Author: Yabin Zhou

Zhou, Yabin, 2011 ANDROGEN RESPONSIVE ELEMENTS IN TRPM8 GENE IN PROSTATE CANCER CELLS, Flinders University, School of Medicine

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On the basis of previous knowledge of the androgen receptor regulation of other genes in prostate epithelial cells and of prostate specific antigen gene expression, it was hypothesized that regulation of TRPM8 gene expression by the androgen receptor is through a genomic pathway by binding at least two AREs at the TRPM8 promoter: one in the proximal promoter initiates TRPM8 transcription; the other one at a distal promoter site enhances the TRPM8 transcription activity. The aim of this thesis was to test this hypothesis. Transient Receptor Potential Maelastatin 8 (TRPM8) non-selective cation channel is a member of the TRP family of cation channels. The expression of TRPM8 is regulated by the androgen receptor. It has been proposed that the functions of TRPM8 may be to act as a cold sensor and/ or to regulate regulation of ion and protein secretion in the prostate gland. TRPM8 may also be involved in the regulation of prostate epithelial cell proliferation or apoptosis. In the benign prostate and in the early stages of prostate cancer, TRPM8 expression increases whereas its expression in advanced stages of prostate cancer decreases. In hormone refractory prostate cancer TRPM8 expression is lost. These observations indicate a potential role of TRPM8 in the progression of prostate cancer, especially the early stages of the cancer. The distinct expression patterns of TRPM8 in different stages of prostate cancer also make it a potential marker for diagnosis and for prediction programs for prostate cancer. The bioinformatic search for ARE in the TRPM8 promoter was performed in human, chimpanzee and baboon. In the 6 kb TRPM8 promoter, four putative AREs have been identified and are conserved across the three species. The 6 kb TRPM8 promoter was subsequently cloned into a luciferase reporter vector (pGL3 Basic) to investigate its androgen responsiveness. However, insignificant androgen response was found. The endogenous TRPM8 mRNA expression pattern during androgen depletion and re-addition was also investigated by RT-qPCR. This was to predict the potential response pattern of the 6 kb TRPM8 promoter during androgen treatment in the luciferase experiments. The endogenous TRPM8 mRNA expression study also provided information to optimize the conditions for the luciferase experiments. The search for AREs was then expanded to the region from +1 kb to -30 kb (relative to the transcription start site) of the 5' regulatory region and the 5' untranslated region of TRPM8 using ChIP -qPCR analysis to directly detect the in vivo androgen receptor binding sites. 32 pairs of qPCR primers were designed and synthesized. They were validated by PCR-gel electrophoresis followed by sequencing confirmation. The ChIP-qPCR has identified an in vivo AR binding site, designated as Androgen Receptor Binding Site 1 which contains a putative ARE, located at around -28 kb of the 5' regulatory region of the TRPM8 gene. The following functional test of Androgen Receptor Binding Site 1 by luciferase reporter gene assay showed that with androgen stimulation, it specifically inhibited luciferase expression in a luciferase reporter construct driven by the 6 kb TRPM8 promoter. In conclusion, we have detected a potential ARE that serves as a silencer in the 30 kb 5' regulatory region of the TRPM8 gene. This indicated a more complicated mechanism of androgen receptor regulation of TRPM8 gene transcription: the androgen receptor may bind to some other ARE(s) to initiate and /or enhance TRPM8 gene transcription; under certain condition, AR may repress the TRPM8 gene transcription through the binding to the silencer within Androgen Receptor Binding Site 1. However, further experiments are needed to test this hypothesis. In future experiments, it would be helpful for our understanding of AR regulation of TRPM8 gene expression to 1) identify the ARE sequence within the Androgen Receptor Binding Site 1; 2) further test the four putative AREs identified by cross species analysis; 3) search for AREs in the 5' untranslated region, introns of the TRPM8 gene; 4) identify the region in the TRPM8 promoter that the Androgen Receptor Binding Site 1 interacts with to exert its regulatory function.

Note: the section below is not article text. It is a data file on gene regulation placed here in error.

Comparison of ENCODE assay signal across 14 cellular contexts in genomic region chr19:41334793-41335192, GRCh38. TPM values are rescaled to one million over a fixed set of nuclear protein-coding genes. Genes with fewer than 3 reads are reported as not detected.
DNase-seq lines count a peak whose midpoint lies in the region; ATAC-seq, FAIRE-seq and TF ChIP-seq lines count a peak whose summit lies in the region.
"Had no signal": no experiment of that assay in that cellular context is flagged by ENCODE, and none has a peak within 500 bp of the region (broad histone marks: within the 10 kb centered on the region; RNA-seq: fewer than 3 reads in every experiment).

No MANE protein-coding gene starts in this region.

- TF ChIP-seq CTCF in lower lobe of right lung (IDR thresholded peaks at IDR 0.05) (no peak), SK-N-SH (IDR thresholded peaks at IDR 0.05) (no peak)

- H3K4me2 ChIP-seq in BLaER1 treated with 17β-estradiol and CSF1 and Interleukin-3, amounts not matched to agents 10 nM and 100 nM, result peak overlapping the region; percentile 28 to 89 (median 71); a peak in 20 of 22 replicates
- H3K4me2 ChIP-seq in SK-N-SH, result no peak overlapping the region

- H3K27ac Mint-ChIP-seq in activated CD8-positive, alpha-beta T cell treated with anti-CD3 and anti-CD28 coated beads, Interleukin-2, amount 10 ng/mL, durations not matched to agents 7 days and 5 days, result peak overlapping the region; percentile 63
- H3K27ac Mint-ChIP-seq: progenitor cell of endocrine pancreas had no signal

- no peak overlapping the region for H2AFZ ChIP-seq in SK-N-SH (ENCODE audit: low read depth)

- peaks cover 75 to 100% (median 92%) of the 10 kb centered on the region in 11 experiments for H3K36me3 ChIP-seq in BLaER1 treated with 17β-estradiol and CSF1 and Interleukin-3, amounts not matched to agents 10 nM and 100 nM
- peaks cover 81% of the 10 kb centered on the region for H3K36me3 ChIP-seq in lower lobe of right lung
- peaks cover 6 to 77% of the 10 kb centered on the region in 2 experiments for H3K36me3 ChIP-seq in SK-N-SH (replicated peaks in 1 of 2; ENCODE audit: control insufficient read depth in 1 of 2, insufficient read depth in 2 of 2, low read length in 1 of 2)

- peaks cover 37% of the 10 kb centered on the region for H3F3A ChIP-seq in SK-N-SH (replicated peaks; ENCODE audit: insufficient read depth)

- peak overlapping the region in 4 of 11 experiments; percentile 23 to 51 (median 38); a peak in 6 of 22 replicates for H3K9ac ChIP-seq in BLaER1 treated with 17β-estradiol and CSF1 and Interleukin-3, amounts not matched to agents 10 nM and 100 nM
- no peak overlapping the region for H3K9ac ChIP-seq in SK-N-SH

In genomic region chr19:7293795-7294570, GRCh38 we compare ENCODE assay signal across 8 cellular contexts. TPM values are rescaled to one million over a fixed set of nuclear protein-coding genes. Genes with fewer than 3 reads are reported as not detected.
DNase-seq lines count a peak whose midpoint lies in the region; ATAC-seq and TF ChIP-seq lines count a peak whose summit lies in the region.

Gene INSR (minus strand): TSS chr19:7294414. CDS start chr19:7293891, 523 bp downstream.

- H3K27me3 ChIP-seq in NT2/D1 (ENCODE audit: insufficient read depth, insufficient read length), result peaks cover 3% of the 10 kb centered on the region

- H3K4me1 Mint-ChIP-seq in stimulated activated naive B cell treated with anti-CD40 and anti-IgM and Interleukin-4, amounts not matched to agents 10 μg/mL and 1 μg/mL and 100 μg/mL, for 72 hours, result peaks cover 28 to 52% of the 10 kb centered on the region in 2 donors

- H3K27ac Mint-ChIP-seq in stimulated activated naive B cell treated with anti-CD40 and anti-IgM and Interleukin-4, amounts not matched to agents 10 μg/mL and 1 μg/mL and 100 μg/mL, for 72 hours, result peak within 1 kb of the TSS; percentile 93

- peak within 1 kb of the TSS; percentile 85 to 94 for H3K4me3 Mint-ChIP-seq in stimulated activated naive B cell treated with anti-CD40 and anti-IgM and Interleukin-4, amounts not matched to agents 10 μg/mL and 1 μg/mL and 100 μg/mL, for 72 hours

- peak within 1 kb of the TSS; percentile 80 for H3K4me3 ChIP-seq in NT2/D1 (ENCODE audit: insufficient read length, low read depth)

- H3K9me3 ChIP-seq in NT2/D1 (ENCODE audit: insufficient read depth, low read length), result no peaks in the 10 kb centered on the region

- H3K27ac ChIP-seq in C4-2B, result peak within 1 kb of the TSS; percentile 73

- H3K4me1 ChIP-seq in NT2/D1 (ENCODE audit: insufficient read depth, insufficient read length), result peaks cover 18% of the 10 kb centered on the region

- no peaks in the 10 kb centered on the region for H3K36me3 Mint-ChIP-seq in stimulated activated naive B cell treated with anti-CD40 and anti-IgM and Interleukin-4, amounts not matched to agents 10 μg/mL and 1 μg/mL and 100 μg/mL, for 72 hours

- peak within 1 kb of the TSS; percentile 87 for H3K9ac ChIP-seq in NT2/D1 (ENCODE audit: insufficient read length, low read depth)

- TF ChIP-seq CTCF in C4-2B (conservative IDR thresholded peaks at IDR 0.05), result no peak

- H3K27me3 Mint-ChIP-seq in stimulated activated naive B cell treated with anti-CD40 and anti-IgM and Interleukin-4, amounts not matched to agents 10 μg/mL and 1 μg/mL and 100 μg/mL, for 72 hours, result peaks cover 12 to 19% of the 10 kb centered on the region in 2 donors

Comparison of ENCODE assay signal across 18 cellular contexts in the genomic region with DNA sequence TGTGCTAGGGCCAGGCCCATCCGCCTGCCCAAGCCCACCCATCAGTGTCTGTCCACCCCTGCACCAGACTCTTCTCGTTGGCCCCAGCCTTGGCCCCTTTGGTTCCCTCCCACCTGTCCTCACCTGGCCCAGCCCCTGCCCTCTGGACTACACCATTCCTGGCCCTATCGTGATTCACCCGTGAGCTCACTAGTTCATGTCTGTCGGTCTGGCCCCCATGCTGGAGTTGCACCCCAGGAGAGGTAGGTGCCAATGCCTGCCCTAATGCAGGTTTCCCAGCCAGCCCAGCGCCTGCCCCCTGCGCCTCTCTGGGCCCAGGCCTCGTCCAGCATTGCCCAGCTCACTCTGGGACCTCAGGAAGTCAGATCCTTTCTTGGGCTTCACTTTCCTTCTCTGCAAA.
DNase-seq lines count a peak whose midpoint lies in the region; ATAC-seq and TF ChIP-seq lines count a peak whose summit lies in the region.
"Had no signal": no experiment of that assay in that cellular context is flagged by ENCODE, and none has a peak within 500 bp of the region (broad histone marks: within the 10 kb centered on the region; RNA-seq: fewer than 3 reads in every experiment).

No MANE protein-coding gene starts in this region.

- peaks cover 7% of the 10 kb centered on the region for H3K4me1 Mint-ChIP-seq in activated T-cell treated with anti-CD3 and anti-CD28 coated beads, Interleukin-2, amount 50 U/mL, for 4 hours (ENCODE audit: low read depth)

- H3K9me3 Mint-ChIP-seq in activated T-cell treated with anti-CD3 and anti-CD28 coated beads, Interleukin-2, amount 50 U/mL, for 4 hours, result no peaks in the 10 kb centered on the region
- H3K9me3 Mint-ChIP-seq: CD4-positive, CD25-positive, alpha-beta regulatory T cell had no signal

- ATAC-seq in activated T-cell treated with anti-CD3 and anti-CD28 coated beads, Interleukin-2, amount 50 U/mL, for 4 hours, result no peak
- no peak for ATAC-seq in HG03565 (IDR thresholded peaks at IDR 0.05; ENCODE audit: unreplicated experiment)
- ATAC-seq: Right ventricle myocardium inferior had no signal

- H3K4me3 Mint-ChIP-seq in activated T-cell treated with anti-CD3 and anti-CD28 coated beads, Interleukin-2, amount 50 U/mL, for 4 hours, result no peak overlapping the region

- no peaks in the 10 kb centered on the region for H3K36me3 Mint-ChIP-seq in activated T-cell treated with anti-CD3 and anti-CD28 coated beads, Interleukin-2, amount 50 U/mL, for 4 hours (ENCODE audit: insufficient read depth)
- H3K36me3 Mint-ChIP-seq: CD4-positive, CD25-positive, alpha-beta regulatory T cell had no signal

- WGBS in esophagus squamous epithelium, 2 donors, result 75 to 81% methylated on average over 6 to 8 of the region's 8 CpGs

Keywords: Androgen responsive element (ARE),AR,ChIP assay,DHT,LNCaP,pGL3,Promoter,Prostate cancer (PCa),TRPM8

Subject: Medical Biochemistry thesis

Thesis type: Doctor of Philosophy
Completed: 2011
School: School of Medicine
Supervisor: Professor Greg Barritt